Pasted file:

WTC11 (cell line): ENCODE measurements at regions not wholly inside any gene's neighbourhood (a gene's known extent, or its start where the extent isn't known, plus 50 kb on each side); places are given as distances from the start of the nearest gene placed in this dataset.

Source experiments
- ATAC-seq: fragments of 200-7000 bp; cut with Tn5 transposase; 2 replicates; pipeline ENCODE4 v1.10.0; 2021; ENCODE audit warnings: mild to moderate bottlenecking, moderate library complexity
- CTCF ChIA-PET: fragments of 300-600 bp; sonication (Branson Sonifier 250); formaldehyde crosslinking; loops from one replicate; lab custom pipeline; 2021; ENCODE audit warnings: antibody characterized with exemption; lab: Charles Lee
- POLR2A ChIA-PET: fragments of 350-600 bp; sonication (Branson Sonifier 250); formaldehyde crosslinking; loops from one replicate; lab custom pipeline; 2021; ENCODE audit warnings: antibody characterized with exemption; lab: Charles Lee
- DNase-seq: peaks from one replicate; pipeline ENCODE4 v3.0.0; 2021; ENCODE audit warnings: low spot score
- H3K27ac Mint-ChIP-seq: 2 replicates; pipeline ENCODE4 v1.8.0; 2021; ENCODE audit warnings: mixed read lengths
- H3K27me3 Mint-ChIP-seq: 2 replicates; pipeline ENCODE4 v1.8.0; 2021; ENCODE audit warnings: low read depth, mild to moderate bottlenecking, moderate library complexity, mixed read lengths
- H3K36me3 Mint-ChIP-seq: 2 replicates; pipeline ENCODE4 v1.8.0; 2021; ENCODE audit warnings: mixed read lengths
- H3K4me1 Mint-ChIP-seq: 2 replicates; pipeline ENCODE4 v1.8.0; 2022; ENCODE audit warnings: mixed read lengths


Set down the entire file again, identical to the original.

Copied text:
WTC11 (cell line): ENCODE measurements at regions not wholly inside any gene's neighbourhood (a gene's known extent, or its start where the extent isn't known, plus 50 kb on each side); places are given as distances from the start of the nearest gene placed in this dataset.

Source experiments
- ATAC-seq: fragments of 200-7000 bp; cut with Tn5 transposase; 2 replicates; pipeline ENCODE4 v1.10.0; 2021; ENCODE audit warnings: mild to moderate bottlenecking, moderate library complexity
- CTCF ChIA-PET: fragments of 300-600 bp; sonication (Branson Sonifier 250); formaldehyde crosslinking; loops from one replicate; lab custom pipeline; 2021; ENCODE audit warnings: antibody characterized with exemption; lab: Charles Lee
- POLR2A ChIA-PET: fragments of 350-600 bp; sonication (Branson Sonifier 250); formaldehyde crosslinking; loops from one replicate; lab custom pipeline; 2021; ENCODE audit warnings: antibody characterized with exemption; lab: Charles Lee
- DNase-seq: peaks from one replicate; pipeline ENCODE4 v3.0.0; 2021; ENCODE audit warnings: low spot score
- H3K27ac Mint-ChIP-seq: 2 replicates; pipeline ENCODE4 v1.8.0; 2021; ENCODE audit warnings: mixed read lengths
- H3K27me3 Mint-ChIP-seq: 2 replicates; pipeline ENCODE4 v1.8.0; 2021; ENCODE audit warnings: low read depth, mild to moderate bottlenecking, moderate library complexity, mixed read lengths
- H3K36me3 Mint-ChIP-seq: 2 replicates; pipeline ENCODE4 v1.8.0; 2021; ENCODE audit warnings: mixed read lengths
- H3K4me1 Mint-ChIP-seq: 2 replicates; pipeline ENCODE4 v1.8.0; 2022; ENCODE audit warnings: mixed read lengths